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Guidelines for Suggesting Peer Reviewers for Manuscripts

As a journal editor, I am often surprised by some of the suggestions authors make for potential reviewers.  In some cases the suggestions are not very good, and on occasion authors do not suggest reviewers at all.  Some authors will even state explicitly that they cannot think of any reviewers, which is really surprising.   

So I thought it might be useful for me to put forward some advice on how to suggest reviewers.  Now, some people may contend that it is the job of the journal editor and the journal editor alone to identify suitable reviewers for a manuscript.  I would rather suggest that it is the job of the editor to make certain that manuscripts that are suitable for their journal receive a thorough and fair review.  This is actually a fairly difficult task.  Along those lines, taking the time to suggest good reviewers for your manuscripts will greatly facilitate the review process.  

I suspect that some authors may be concerned that if they suggest a reviewer, the editor may actually ignore their suggestion, or perhaps will discount their recommendation. Provided that you give adequate justification, I can assure you that this will not be the case.  Moreover, you should always provide some justification for why you are recommending the reviewers.  You can, for example, list their expertise or mention that your manuscript cites one of their articles.  You should also list their current contact information.

Let me begin by listing what I view as being the attributes of a good reviewer for a manuscript:

  • They have expertise that is specific to your manuscript.  This should be obvious, but some authors make the mistake of suggesting reviewers who simply possess a lot of general knowledge in the area or who are highly distinguished.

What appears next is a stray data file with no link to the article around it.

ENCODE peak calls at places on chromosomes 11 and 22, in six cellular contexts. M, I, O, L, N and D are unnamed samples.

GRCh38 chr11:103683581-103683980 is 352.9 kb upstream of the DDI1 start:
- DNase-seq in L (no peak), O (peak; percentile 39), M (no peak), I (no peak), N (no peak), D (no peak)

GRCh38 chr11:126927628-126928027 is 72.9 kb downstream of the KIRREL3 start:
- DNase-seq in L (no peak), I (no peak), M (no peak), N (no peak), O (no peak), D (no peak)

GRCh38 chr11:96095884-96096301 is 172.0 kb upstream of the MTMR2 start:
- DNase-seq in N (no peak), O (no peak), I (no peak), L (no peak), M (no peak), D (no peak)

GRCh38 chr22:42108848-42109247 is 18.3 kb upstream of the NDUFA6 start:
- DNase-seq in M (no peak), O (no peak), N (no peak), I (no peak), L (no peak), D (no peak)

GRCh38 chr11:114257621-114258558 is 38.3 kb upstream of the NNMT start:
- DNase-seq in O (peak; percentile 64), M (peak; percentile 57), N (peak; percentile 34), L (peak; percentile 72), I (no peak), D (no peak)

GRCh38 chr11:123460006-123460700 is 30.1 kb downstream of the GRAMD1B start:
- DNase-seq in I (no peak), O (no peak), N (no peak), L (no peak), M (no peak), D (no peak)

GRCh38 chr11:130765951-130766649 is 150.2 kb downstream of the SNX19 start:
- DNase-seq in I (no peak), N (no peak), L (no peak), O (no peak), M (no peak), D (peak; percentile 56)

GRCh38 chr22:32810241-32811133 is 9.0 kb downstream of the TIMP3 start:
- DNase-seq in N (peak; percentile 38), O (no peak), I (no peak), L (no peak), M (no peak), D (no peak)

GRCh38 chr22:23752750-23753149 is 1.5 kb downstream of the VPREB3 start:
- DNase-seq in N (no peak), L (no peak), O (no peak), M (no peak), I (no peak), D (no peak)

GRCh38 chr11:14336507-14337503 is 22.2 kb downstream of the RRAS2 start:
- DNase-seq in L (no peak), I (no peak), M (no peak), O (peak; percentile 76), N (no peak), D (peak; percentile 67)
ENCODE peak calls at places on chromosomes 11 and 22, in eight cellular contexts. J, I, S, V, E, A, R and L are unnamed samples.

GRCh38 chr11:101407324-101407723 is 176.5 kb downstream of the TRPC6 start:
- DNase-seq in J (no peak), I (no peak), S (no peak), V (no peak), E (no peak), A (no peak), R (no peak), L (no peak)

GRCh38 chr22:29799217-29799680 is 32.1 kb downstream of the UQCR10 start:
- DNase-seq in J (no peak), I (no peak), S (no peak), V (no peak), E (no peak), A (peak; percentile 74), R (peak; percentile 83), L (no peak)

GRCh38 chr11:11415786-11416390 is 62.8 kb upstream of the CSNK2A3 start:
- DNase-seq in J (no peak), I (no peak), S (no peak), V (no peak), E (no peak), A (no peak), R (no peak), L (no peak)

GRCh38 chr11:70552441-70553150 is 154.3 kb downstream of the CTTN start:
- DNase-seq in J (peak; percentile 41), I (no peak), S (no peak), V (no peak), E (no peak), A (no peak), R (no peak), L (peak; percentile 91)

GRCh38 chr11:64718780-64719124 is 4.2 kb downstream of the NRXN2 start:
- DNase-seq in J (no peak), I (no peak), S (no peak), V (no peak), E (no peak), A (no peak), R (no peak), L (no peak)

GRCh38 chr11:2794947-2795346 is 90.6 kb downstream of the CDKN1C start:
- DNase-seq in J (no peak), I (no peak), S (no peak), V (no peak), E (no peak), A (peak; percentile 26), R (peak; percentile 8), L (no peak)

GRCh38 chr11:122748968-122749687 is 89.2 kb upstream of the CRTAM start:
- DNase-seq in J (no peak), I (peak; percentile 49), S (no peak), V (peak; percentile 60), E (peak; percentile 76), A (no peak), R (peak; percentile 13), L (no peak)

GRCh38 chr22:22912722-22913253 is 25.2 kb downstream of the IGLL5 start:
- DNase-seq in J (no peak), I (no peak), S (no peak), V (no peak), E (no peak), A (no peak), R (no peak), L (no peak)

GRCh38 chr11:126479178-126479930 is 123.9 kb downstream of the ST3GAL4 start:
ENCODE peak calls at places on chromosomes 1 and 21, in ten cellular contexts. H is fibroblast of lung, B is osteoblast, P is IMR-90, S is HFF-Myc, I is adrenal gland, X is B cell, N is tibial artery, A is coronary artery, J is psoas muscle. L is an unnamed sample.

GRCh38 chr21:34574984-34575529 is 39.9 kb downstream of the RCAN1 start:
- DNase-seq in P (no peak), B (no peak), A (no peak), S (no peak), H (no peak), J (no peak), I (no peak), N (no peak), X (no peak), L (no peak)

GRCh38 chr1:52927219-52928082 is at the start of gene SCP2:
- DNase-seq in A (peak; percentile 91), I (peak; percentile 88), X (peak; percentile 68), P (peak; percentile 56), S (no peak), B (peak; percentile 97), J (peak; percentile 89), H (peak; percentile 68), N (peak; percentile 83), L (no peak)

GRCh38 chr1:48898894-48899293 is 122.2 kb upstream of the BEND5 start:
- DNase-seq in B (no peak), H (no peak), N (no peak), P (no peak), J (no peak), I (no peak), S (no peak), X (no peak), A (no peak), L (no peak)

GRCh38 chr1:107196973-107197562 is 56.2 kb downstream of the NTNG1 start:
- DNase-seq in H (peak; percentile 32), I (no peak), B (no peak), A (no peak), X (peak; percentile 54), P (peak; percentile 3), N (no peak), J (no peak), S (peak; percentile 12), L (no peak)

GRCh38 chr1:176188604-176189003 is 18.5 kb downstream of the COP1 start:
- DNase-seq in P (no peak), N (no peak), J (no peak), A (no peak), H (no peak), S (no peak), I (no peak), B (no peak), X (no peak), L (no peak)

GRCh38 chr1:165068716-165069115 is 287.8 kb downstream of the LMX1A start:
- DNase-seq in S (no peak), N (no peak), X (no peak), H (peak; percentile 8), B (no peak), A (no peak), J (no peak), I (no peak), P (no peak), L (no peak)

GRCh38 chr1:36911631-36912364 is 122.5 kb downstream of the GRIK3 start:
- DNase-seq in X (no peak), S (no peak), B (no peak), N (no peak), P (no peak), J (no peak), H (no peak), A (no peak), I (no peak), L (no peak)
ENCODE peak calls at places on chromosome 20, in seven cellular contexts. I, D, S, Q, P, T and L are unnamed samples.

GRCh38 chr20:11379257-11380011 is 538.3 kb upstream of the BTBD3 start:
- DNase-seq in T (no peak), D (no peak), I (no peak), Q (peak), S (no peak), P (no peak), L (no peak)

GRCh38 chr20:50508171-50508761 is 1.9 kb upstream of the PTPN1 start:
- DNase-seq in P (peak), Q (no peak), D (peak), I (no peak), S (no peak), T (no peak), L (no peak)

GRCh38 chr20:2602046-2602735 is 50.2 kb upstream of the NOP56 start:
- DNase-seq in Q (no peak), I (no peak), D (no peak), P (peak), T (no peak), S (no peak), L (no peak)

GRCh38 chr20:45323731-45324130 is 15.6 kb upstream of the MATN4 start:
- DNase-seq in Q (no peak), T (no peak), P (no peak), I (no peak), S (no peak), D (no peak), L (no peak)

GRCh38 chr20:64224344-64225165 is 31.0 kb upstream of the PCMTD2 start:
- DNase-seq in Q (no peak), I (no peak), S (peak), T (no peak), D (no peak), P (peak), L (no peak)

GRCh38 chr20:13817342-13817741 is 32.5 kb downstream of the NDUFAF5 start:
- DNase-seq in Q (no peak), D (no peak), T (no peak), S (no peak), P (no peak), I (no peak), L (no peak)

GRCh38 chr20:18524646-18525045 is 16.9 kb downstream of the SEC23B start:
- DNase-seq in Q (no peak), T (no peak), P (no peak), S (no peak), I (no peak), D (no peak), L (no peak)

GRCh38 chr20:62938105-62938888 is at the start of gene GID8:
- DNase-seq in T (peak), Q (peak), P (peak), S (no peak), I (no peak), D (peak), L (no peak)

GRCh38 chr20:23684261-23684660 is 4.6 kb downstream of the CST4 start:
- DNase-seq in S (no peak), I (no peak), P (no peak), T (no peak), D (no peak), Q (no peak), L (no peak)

• The reviewer has recently published in the area.  By “recent” here, I mean within the last decade. 
  • The individual is still active.  A simple web search should be sufficient to verify this.  Some authors make the mistake of suggesting reviewers who are retired or no longer doing research.   

With the above in mind, here is my advice for identifying and suggesting good reviewers.  I’m sure many people here will be able to add to this list.

  • Try to identify the names and current contact info for at least three individuals.  The more you can list, the better. 
  • Begin with the list of individuals who appear in your list of references, in particular those that are closest in nature to your manuscript.
  • Conduct a search on Google scholar and any other databases you have access to.  Hopefully you did something like this before ever beginning your research, but it is possible that something was published recently that you missed.  
  • Then go to the home page for the journal you plan to submit to, and search the journal’s page for the keywords that appear in your manuscript. 
  • Identify the individuals that were primarily responsiple for or directed the research for the results of the above, and verify that they’re still active and that their contact information is current.
  • If your manuscript covers several different topical areas, try to identify at least one reviewer for each area.
  • It is OK to suggest high-profile or highly-distinguished reviewers, provided that they are heavily cited by your manuscript or that they have expertise that is particular to your work.  However, your list of reviewers should not consist solely of highly distinguished individuals. 
  • Avoid suggesting reviewers who are not at arms-length from you or your co-authors.  This includes graduate advisors, people in your current department, or any others with a conflict of interest. 
  • Provide a justification for each reviewer. 

Of course, following the above guidelines will not mean that the editor uses any or all of your suggestions.  However, if you follow these guidelines, at minimum you will have performed your due diligence with regard to properly citing the literature.  I can also promise you that in general you will end up with a faster review. 

     

    Comments

    Pradeep Sharma's picture

    John, this is a very useful post. I know, at least from one editor, that even if he (on occasion) does not use any names provided by the authors, the list often provides him with cues on what kind of reviewers to look for.

     

    Pradeep,

    Thanks for your comment. I think many editors tend to use a combination of reviewers, some of whom were suggested by the authors and then others who were identified independently. As editors we have many tools at our disposal to identify reviewers, but it can be a real challenge, particularly when the topic reaches into areas outside our domain of expertise.

    Oleksandr Glushko's picture